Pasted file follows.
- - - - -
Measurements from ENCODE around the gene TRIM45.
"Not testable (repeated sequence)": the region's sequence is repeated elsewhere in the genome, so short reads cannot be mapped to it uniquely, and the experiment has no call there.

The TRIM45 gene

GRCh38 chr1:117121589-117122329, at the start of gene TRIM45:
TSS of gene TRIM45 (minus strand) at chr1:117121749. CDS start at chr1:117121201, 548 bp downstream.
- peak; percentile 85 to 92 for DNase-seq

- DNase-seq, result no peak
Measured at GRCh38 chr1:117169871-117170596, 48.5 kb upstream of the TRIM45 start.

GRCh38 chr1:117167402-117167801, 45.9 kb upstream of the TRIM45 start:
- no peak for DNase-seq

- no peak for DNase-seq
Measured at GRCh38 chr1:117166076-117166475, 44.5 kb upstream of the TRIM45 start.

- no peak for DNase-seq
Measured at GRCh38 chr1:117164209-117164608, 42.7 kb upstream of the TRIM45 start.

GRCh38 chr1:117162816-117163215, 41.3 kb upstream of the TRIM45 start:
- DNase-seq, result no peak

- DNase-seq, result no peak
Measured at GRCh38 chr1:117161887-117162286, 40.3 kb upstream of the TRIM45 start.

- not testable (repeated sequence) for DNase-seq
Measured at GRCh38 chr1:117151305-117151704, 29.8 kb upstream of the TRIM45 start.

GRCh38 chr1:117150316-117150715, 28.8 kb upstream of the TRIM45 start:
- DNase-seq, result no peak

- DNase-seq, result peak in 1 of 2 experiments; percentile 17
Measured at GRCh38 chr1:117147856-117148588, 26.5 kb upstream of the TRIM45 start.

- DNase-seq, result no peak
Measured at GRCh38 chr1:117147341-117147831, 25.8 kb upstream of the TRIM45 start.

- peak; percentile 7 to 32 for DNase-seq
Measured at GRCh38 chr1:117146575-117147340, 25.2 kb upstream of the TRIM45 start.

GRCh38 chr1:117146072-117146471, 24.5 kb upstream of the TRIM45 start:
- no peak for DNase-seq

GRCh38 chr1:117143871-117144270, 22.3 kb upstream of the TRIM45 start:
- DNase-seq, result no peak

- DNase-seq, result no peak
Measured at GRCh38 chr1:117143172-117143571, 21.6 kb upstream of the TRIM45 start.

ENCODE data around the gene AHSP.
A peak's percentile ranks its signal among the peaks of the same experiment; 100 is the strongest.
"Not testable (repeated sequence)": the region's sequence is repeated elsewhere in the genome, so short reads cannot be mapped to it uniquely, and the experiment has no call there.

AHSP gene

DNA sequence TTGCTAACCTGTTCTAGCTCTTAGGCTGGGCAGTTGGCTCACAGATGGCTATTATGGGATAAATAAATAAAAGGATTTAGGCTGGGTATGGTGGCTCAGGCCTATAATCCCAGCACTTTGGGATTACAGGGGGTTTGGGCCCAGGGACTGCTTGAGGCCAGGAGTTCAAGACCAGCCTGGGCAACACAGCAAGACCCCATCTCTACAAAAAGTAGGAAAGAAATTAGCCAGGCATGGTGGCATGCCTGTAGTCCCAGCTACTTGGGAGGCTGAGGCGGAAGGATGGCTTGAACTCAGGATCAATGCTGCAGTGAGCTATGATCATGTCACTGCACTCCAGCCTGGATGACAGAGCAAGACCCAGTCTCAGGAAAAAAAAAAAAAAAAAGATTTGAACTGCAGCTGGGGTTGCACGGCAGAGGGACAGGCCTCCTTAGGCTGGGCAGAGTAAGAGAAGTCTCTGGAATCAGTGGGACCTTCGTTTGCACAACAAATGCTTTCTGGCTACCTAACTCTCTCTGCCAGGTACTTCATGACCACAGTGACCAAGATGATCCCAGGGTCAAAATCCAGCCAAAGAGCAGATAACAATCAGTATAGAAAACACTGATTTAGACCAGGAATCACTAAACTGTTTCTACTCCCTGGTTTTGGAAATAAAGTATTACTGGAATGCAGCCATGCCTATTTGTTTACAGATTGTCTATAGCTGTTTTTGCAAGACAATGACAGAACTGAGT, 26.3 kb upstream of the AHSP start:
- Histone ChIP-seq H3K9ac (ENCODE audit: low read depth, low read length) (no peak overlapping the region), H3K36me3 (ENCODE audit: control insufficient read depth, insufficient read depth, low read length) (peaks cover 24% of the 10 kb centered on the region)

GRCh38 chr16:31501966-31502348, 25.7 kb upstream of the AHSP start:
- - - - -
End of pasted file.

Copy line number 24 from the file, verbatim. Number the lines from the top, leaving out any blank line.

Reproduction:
Measured at GRCh38 chr1:117147856-117148588, 26.5 kb upstream of the TRIM45 start.